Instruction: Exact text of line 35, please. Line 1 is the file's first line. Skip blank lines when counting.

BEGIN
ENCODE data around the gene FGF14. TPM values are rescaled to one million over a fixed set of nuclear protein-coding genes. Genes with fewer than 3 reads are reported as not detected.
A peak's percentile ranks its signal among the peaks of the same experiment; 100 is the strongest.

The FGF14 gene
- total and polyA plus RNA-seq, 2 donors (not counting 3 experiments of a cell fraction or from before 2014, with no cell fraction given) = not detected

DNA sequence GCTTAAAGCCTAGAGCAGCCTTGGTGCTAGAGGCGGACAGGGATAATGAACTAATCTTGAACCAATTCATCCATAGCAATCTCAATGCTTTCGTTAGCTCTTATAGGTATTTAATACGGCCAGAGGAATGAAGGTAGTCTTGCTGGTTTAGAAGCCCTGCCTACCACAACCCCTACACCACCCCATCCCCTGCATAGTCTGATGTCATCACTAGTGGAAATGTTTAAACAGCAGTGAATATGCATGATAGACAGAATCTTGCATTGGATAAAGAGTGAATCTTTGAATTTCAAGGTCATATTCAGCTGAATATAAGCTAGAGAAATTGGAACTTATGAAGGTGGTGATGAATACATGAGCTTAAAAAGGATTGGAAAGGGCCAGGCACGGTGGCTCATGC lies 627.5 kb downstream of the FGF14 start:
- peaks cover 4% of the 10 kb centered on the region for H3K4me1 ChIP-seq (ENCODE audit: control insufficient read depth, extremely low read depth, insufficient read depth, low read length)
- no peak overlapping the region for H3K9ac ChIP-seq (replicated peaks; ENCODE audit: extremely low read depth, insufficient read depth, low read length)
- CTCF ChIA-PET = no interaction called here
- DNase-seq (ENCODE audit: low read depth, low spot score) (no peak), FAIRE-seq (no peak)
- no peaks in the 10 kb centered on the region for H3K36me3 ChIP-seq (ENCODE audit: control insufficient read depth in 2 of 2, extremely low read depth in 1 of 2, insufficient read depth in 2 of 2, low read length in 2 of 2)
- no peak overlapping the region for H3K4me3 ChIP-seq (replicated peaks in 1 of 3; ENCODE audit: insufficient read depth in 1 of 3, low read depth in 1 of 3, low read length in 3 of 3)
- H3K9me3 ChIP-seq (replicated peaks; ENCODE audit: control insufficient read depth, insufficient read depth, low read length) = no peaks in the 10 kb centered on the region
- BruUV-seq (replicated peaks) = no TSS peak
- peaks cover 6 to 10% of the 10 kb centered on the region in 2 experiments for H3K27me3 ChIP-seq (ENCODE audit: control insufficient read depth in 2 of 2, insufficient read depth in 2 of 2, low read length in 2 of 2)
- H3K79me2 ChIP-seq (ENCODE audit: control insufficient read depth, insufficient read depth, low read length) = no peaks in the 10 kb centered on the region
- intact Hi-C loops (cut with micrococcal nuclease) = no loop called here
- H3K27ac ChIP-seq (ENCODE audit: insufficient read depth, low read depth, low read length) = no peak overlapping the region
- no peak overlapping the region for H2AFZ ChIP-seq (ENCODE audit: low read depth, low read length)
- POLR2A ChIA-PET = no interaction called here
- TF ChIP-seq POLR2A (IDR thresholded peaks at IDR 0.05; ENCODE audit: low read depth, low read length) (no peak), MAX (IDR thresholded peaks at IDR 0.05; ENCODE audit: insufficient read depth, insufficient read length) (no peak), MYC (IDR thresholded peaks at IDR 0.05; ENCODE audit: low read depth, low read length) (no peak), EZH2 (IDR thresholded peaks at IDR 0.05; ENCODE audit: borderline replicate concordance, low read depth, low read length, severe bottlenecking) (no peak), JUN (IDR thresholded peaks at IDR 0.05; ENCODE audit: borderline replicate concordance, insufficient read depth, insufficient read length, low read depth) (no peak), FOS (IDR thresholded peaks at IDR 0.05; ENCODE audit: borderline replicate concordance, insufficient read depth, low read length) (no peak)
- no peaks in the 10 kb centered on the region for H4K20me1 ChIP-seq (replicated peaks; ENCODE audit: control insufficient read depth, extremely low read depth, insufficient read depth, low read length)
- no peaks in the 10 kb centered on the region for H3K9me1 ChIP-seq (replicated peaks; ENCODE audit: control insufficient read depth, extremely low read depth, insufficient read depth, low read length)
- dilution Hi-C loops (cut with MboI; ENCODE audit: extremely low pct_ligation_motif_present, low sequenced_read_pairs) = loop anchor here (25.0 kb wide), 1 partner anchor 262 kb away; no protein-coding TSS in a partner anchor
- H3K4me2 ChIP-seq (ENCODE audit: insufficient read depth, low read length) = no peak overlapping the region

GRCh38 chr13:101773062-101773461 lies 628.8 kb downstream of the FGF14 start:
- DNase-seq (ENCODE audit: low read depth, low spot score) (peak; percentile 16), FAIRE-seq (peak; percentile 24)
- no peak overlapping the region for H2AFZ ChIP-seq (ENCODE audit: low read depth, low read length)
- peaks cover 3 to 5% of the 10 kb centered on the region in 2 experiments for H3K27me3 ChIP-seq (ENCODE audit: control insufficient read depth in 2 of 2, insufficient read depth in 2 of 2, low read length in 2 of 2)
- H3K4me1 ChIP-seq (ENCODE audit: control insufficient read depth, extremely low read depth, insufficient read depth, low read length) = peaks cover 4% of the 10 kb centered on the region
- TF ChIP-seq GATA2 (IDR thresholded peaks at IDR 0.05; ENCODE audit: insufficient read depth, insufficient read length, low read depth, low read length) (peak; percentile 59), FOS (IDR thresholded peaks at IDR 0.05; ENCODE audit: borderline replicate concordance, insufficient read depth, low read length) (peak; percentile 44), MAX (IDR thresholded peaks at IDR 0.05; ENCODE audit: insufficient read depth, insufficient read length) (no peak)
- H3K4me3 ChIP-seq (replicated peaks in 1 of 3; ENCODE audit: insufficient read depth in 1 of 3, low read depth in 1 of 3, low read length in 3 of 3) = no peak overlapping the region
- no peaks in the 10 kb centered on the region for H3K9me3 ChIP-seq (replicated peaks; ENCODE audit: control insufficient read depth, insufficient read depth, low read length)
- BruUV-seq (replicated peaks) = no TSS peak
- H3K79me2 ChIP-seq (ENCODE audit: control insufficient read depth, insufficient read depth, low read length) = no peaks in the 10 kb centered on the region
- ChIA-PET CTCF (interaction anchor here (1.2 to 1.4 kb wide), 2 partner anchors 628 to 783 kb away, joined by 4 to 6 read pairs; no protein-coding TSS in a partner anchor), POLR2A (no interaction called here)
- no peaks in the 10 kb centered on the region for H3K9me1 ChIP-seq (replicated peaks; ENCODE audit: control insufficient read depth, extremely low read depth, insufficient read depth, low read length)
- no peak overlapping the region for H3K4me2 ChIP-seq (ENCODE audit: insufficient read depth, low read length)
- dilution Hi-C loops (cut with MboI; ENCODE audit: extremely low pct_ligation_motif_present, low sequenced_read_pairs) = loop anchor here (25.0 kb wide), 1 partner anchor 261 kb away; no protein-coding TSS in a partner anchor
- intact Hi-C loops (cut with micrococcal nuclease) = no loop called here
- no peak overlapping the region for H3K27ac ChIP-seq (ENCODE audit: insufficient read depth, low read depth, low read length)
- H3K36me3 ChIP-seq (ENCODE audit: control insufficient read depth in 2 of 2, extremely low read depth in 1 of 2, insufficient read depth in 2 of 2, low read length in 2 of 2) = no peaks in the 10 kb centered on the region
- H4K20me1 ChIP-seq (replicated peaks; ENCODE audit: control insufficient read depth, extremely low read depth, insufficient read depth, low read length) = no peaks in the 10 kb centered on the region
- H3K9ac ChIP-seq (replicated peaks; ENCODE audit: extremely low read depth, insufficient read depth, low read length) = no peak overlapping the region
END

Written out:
- ChIA-PET CTCF (interaction anchor here (1.2 to 1.4 kb wide), 2 partner anchors 628 to 783 kb away, joined by 4 to 6 read pairs; no protein-coding TSS in a partner anchor), POLR2A (no interaction called here)